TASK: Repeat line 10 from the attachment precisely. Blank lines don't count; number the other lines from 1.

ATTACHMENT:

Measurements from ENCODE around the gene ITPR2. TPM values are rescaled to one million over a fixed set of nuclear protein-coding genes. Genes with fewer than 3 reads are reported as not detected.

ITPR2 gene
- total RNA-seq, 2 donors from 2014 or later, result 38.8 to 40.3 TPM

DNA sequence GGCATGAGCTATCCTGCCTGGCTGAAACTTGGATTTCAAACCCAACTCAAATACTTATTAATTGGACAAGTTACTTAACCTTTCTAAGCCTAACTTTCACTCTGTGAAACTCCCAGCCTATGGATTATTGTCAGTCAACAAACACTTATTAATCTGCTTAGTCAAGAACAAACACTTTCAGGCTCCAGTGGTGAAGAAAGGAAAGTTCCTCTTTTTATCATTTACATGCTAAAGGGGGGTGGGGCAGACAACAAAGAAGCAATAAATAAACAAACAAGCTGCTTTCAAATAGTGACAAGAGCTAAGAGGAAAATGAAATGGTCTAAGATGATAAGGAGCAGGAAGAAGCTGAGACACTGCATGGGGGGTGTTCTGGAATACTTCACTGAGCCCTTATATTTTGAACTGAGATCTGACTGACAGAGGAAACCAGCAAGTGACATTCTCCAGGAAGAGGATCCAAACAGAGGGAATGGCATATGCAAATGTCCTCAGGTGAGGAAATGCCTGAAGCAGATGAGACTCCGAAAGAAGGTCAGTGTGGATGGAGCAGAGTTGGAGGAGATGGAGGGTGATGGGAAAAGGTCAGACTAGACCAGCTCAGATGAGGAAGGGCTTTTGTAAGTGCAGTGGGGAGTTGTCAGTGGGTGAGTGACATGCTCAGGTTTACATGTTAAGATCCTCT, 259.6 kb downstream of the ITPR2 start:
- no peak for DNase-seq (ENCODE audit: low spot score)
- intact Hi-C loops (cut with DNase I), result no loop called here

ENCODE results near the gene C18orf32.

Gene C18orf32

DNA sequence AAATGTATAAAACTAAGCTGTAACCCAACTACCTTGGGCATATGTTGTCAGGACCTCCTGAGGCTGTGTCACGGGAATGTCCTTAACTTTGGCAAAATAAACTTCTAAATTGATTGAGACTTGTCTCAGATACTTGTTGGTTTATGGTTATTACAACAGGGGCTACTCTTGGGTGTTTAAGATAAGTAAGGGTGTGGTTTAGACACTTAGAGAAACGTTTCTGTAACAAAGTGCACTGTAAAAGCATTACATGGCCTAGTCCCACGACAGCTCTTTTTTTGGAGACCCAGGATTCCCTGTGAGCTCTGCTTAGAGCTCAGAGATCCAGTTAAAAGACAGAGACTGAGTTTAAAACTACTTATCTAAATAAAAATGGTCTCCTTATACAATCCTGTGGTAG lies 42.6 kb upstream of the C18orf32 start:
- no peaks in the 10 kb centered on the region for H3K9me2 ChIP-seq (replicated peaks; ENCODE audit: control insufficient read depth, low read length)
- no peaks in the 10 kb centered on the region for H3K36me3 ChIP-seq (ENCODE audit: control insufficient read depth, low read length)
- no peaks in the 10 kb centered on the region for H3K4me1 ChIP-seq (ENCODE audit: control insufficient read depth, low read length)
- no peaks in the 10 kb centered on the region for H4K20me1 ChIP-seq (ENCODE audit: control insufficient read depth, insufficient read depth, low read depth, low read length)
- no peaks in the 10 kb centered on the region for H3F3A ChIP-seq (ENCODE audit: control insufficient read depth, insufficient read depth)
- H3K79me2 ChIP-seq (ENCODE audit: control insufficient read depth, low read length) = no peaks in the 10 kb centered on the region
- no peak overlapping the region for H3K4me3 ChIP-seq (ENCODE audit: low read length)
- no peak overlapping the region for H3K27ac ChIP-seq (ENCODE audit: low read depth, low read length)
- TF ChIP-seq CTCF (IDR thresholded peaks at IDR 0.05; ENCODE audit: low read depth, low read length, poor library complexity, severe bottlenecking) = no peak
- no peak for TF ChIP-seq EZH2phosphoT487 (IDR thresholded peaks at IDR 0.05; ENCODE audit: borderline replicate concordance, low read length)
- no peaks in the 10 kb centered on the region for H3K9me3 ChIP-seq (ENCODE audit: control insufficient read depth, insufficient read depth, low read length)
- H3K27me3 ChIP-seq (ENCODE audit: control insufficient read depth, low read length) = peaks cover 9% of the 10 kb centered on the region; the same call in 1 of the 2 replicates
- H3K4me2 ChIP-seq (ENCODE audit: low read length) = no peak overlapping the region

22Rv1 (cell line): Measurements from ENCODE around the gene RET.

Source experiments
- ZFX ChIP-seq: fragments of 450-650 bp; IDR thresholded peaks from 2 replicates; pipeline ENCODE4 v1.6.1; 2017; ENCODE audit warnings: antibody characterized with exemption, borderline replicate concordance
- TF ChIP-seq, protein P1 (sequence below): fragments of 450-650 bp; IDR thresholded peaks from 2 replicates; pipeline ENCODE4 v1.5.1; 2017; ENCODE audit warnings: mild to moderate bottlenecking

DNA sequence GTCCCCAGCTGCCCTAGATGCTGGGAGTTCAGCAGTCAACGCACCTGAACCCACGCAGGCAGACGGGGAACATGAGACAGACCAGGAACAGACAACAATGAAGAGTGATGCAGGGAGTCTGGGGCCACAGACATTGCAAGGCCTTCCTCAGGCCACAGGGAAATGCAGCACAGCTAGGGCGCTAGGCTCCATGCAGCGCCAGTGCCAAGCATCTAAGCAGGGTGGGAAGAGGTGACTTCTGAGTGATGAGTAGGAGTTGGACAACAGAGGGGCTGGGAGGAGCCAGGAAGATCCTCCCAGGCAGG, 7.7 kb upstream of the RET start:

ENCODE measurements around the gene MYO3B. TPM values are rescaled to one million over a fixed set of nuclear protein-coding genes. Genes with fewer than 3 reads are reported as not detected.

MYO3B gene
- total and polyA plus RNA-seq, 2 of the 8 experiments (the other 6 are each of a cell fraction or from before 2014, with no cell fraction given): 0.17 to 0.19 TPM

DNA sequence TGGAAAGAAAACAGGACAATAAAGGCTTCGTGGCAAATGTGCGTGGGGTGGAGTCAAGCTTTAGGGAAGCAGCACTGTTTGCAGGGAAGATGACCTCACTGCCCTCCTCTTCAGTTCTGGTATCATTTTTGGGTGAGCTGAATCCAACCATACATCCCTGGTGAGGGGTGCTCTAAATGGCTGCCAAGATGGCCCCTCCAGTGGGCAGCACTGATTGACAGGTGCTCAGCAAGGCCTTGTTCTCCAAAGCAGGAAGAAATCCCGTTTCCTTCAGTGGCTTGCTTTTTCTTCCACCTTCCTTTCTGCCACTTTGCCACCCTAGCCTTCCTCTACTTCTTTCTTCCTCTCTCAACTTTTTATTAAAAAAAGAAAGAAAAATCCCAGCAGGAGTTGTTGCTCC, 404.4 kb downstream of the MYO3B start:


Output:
- no peaks in the 10 kb centered on the region for H3K9me2 ChIP-seq (replicated peaks; ENCODE audit: control insufficient read depth, low read length)